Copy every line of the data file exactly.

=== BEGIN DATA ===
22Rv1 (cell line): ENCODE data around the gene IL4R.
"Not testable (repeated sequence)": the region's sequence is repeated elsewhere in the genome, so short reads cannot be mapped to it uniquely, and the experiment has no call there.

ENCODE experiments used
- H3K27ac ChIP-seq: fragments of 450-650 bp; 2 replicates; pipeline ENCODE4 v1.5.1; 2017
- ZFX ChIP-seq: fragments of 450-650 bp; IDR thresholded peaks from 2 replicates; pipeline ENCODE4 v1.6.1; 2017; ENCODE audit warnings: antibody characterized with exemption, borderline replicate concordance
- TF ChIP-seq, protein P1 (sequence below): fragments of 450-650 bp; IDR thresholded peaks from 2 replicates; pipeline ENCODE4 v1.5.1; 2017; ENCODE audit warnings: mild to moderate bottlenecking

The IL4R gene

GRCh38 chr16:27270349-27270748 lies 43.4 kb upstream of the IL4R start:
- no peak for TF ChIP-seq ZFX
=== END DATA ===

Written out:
22Rv1 (cell line): ENCODE data around the gene IL4R.
"Not testable (repeated sequence)": the region's sequence is repeated elsewhere in the genome, so short reads cannot be mapped to it uniquely, and the experiment has no call there.

ENCODE experiments used
- H3K27ac ChIP-seq: fragments of 450-650 bp; 2 replicates; pipeline ENCODE4 v1.5.1; 2017
- ZFX ChIP-seq: fragments of 450-650 bp; IDR thresholded peaks from 2 replicates; pipeline ENCODE4 v1.6.1; 2017; ENCODE audit warnings: antibody characterized with exemption, borderline replicate concordance
- TF ChIP-seq, protein P1 (sequence below): fragments of 450-650 bp; IDR thresholded peaks from 2 replicates; pipeline ENCODE4 v1.5.1; 2017; ENCODE audit warnings: mild to moderate bottlenecking

The IL4R gene

GRCh38 chr16:27270349-27270748 lies 43.4 kb upstream of the IL4R start:
- no peak for TF ChIP-seq ZFX